911 Tapes Answer Questions in Oregon Murder, Self Defense Shooting
Article first appeared at Ammoland.com
Arizona -(Ammoland.com)- On 21 October 2018, Tyler Herrick entered his neighbor’s house, uninvited. Kyle Adams woke to find Herrick in his bedroom. He is said to have told Herrick to leave, and that Herrick did so. Herrick and Adams were both 33-years old.
Adams called his roommate, Brennan Pebbles, who is 31 years old. Pebbles left work and came to the house.
While roommates Adams and Pebbles were talking in the front room, Herrick came back with an AR-15 type rifle, shot through the front window and killed Kyle Adams. Pebbles ran upstairs to access his 9mm self-defense pistol.
Herrick shot out the window near the front door, entered, and hunted Pebbles.
Pebbles, using his 9mm pistol, shot and mortally wounded Herrick as Herrick entered the master bedroom.
The murder and self-defense shooting were described in an Ammoland article about differences in mindset between armed and unarmed people.
The audio tapes of the 911 call made by Brennan Pebbles have been released. They contain considerable information that answers some of the questions about the incident. Some things may never be known. The investigation of possible motives for Herrick is ongoing. Herrick was never in trouble with the law and had no history of violence. He acted normally up to a couple of hours before the shooting. Toxicology tests have not come back from the laboratory yet.
Adams said Herrick had broken into the house. He had chanted numbers and gibberish. Adams did not recognize him.
Pebbles did not recognize him during the gunfight.
Brennan Pebbles called 911 after he had shot Herrick and neutralized the threat. It was probably wise to concentrate on immediate defense while being hunted, instead of dividing his attention between the 911 dispatcher and defending himself.
It makes sense to call 911 to get help on the way, but tactical considerations should override that policy. In this case, with multiple shots being fired outside and inside the house, it is likely third parties had called 911 as well.
Pebbles showed a clear understanding of how 911 calls work. I suspect he had received training or had been self-educated. When he calls 911, he gives his location first. Then the dispatcher asks for it a second time.
The 911 call illustrates the uncertainties that exist in many self-defense situations. When he calls 911, Pebbles does not know if the third roommate is in the house or not, or if he has been wounded or killed. He does not know who Herrick is. He does not know if Herrick had another gun or other weapon.
The call shows it is important give the defenders description and location to the police. Pebbles did not have anyone to help him. If help is available, they can meet the police and bring them to the scene, to help them identify the defender and suspect. This is particularly useful if the defender is holding a suspect at gunpoint.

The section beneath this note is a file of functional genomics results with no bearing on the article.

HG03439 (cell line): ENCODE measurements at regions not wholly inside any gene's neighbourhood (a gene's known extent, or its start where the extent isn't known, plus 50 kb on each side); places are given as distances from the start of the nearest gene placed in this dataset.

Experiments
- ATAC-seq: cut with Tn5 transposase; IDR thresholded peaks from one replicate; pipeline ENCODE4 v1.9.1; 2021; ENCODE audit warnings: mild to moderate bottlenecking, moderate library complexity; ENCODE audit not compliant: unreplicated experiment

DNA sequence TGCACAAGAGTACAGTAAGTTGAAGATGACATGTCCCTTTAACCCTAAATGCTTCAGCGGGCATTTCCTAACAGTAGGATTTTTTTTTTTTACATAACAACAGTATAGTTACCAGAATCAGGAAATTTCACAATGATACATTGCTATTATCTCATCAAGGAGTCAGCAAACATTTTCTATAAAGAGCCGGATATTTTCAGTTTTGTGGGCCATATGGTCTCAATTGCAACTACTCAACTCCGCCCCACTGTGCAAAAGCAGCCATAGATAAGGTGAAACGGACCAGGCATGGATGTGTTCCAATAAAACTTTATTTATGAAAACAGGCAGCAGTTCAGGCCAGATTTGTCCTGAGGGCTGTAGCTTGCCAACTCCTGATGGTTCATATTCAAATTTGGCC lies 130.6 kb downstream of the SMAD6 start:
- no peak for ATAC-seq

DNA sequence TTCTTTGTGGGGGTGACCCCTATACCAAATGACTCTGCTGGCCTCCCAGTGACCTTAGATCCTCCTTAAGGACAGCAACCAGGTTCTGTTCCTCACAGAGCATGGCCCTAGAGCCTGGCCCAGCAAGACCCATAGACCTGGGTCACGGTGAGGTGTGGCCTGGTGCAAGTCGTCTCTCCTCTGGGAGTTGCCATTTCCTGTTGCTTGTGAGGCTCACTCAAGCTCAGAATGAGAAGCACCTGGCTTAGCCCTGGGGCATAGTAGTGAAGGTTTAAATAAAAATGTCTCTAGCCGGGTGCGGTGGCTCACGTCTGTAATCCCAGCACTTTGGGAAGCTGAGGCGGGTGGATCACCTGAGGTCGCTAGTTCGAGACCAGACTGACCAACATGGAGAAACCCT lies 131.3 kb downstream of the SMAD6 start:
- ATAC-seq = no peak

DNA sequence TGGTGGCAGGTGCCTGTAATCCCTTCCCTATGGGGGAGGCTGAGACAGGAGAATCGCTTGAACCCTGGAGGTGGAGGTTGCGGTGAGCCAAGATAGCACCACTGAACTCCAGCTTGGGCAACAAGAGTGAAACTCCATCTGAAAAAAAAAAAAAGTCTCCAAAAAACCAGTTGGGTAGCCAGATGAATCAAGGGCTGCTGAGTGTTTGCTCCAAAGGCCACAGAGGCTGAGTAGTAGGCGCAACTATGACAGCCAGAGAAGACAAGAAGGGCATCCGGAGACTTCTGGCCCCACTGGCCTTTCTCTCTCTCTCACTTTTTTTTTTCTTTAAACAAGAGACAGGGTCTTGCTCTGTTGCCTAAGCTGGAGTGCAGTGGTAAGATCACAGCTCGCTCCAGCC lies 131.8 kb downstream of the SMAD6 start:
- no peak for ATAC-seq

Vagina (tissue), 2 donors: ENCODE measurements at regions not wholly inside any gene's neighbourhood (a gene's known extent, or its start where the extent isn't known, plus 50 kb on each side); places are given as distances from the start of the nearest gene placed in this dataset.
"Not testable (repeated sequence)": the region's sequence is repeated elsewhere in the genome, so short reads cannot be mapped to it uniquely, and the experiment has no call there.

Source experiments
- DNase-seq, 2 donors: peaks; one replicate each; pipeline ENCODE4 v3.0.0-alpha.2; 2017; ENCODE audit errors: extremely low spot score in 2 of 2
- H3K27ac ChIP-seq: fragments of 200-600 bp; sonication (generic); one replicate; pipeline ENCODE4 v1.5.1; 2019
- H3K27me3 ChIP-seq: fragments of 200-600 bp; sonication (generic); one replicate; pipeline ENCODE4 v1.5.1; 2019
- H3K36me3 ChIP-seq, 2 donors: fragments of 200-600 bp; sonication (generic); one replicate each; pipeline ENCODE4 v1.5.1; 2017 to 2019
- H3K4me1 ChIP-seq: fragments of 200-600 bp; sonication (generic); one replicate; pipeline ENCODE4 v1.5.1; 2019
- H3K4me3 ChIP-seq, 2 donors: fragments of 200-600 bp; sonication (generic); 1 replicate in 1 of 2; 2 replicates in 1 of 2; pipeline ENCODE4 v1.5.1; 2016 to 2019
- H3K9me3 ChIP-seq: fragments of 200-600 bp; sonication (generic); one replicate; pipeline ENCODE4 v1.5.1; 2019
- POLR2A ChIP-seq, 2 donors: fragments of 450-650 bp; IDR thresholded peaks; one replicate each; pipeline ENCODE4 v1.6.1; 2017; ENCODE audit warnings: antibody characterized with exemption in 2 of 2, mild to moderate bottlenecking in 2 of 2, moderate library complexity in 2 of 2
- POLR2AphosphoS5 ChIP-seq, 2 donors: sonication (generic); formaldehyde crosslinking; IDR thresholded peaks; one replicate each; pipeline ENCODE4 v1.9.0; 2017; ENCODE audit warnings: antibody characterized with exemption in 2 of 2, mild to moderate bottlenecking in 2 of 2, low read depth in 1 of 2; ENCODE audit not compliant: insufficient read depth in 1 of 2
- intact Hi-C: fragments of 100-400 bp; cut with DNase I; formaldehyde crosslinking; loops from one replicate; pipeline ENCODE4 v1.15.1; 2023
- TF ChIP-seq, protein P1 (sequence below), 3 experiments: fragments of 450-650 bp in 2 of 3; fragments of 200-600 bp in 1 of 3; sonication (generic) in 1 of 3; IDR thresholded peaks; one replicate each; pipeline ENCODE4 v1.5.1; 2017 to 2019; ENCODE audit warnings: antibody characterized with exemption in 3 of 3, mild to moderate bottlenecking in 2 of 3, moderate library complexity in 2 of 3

Police do not know who is who. A man with a gun is considered a potential threat.
Brennan Pebbles showed a concern for other threats and the desire to preserve evidence. He did not search the suspect, Herrick, for another weapon, but he was concerned about the possibility. That was wise. He was concerned about moving Herrick to be able to get out the door. Those concerns were recorded on the 911 call.
Pebbles was concerned with the possibility of being shot by the responding officers. He asks for, receives, and follows instructions very carefully. It is a tense situation. Two people have been shot. The police, understandably, are careful and cautious.
One technological innovation shines in this situation. It is the ability to transfer contact from the dispatcher to the officers on the scene. This allows the caller to communicate with the officers on the scene, directly, by telephone. In this case, it allowed Pebbles to explain to the officer why he could not exit from the front door. The door lock has been damaged when it was shot by Herrick.
The ability to transfer a 911 call directly to responding officers is a capability that should be implemented everywhere. It has the potential to save lives.
Everything you say on 911 is recorded and can be used against you in a court of law. If you have help, it may be wise to have them call 911, explain what is happening, and what has happened. Be careful what you say whenever you talk to police. At the same time, it is best to be cooperative and to make sure police do not miss important evidence. Calling 911 is itself evidence of intent to be responsible and to follow the law.
In this case, all physical evidence was consistent with the information Brennan Pebbles gave on the 911 call. Pebbles was remarkably restrained, precise, and careful in his choice of words.
Brennan Pebbles likely thought about how to handle a self-defense 911 call before it happened. In an emergency, people seldom rise to the occasion. Instead, they fall to the level of their training.
Thinking about potential situations, and playing the “what if” game is a form of self-training.
The 911 call in this case from Bend, Oregon, is worth the time spent listening to it. It will help people understand the dynamics of the aftermath of a self-defense shooting.
About Dean Weingarten:
Dean Weingarten has been a peace officer, a military officer, was on the University of Wisconsin Pistol Team for four years, and was first certified to teach firearms safety in 1973. He taught the Arizona concealed carry course for fifteen years until the goal of constitutional carry was attained. He has degrees in meteorology and mining engineering, and recently retired from the Department of Defense after a 30 year career in Army Research, Development, Testing, and Evaluation.